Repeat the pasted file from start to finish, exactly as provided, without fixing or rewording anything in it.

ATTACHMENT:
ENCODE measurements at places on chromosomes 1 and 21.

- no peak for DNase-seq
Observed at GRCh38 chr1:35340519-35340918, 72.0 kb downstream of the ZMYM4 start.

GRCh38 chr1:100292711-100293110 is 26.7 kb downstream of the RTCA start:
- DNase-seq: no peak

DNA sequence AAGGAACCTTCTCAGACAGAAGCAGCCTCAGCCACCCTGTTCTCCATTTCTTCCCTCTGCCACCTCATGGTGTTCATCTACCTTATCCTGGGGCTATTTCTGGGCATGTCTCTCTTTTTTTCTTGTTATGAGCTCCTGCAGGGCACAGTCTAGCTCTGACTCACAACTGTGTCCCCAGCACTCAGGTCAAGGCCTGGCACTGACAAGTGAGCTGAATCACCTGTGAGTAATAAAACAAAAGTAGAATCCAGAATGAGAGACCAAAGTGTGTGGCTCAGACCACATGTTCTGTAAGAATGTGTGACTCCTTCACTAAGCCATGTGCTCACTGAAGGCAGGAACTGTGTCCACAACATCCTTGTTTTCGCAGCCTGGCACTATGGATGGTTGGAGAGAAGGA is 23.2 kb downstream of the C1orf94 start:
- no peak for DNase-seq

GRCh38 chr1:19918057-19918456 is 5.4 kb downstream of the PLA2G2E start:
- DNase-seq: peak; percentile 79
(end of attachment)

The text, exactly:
ENCODE measurements at places on chromosomes 1 and 21.

- no peak for DNase-seq
Observed at GRCh38 chr1:35340519-35340918, 72.0 kb downstream of the ZMYM4 start.

GRCh38 chr1:100292711-100293110 is 26.7 kb downstream of the RTCA start:
- DNase-seq: no peak

DNA sequence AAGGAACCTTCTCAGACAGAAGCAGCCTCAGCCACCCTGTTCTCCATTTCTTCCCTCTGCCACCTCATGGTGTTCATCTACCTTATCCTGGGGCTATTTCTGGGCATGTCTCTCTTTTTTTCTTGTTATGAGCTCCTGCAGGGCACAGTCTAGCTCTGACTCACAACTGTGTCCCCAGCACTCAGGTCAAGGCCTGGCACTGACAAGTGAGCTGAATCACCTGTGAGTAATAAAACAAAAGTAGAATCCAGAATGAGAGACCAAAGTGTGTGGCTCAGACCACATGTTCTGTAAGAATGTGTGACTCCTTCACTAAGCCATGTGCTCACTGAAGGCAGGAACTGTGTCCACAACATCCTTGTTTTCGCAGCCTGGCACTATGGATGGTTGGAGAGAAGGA is 23.2 kb downstream of the C1orf94 start:
- no peak for DNase-seq

GRCh38 chr1:19918057-19918456 is 5.4 kb downstream of the PLA2G2E start:
- DNase-seq: peak; percentile 79